Figuring out the apply date in UKG Kronos Dimensions Datahub

A client has both UKG Pro and UKG Kronos Dimensions.  They want to see punch back up for each pay check.

The challenge is figuring out the apply date.  Which is clearly on the screen but not to be found in the Data Hub Database.    Here is what we did to figure out this key piece of information.

What is the apply date

The apply date tells you when a given span of hours will be paid.

Most of the time, this is the same as the date the person punched in.

In that case, the partitionDate in the vTimeCardWorkShiftSpan table will actually tie to the vTimeCardTotal table and then to the pay check.

There are two other situation you need to conser.

I’ve found two possible situations where you need a different date:

  1. When the person clocked in early for a shift the next day.
  2. When the clock time was rounded up to the next day.

Early start on a scheduled shift –

If a person is scheduled for a shift starting at midnight but clocks in early, the apply date will be the next day.

Here’s an example.

The person clocked in at 11:56 PM  even though the shift started as 12:00 AM

And the apply date is 12/2.

To find this apply date, we need to use the vTimecardWorkShiftScheduledShift view which links the vTimeCardWorkShiftSpan view with the vScheduledShift view (see the code below)

Early start just before midnight when not scheduled

Sometimes, a person works even though they were not scheduled.  If they start just before midnight, a rounding rule will push the apply date to the next day.

Here we can see in the time card that the person worked but was not scheduled:

If we choose Analyze:

What’s strange here is that the system moved the date forward even though the rule was to round to the nearest 15 minutes.  Which just shows that you need to check how the system rounded and not try to apply your own rounding logic.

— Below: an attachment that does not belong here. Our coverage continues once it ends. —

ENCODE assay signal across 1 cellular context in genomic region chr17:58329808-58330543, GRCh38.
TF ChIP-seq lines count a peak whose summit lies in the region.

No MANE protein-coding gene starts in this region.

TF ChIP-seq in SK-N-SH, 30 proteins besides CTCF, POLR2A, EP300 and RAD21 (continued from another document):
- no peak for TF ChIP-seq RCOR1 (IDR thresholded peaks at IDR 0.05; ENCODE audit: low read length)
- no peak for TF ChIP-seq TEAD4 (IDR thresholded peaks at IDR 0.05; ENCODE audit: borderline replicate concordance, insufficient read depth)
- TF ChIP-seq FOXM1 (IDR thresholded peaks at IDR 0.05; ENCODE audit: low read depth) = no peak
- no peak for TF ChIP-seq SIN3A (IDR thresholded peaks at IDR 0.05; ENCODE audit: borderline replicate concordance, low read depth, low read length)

This appears to be a very similar case to the previous one. However, the exception is stored in the vTimeCardException view.  

The Final Query

Here’s the final query which can show all times when the apply date will not be the partitionDate.

WITH ExceptionCTE AS (SELECT exc.workedShiftSpanId, MAX(exc.eventDate) AS eventdate FROM `nyfoundling_detail.vTimecardException` exc GROUP BY exc.workedShiftSpanId), shiftDatesCTE AS (SELECT wsss.workedShiftId, MIN(ss.partitionDate) AS partitionDate FROM `nyfoundling_detail.vTimecardWorkShiftScheduledShift` wsss JOIN `nyfoundling_detail.vScheduleShift` ss ON wsss.shiftId = ss.shiftId GROUP BY wsss.workedShiftId) SELECT twss.personId, ppl.lastName, ppl.firstName, ppl.personNumber, twss.partitionDate, COALESCE(exc.eventdate, sd.partitionDate, twss.partitionDate) AS applyDate, twss.workedShiftSpanId, twss.startDateTime AS TimeCardWorkShiftSpan_StartDateTime, exc.eventdate AS Exception_EventDate, sd.partitionDate AS TimecardWorkShiftScheduledShift_PartitionDate FROM `nyfoundling_detail.vTimecardWorkShiftSpan` twss JOIN `nyfoundling_detail.vPeople` ppl ON twss.personId = ppl.personId LEFT OUTER JOIN ExceptionCTE exc ON exc.workedShiftSpanId = twss.workedShiftSpanId LEFT OUTER JOIN shiftDatesCTE sd ON twss.workedShiftId = sd.workedShiftId WHERE COALESCE(exc.eventdate, sd.partitionDate, twss.partitionDate) <> twss.partitionDate ORDER BY twss.partitionDate, ppl.personNumber;
Code language: PHP (php)

Notes on the Code

  1. Both the vTimeCardException vand vTimecardWorkShiftScheduledShift  views can have multiple records that match the vTimeCardWorkShiftSpan.  This is why I have the individual common table expressions to avoid creating excess records.
  • We generally run this query and store the result for use in other queries.   This improves performance and makes other code easier to deal with. 

I hope this helps you with your Data Hub Reporting. And that one day, this will not be necessary.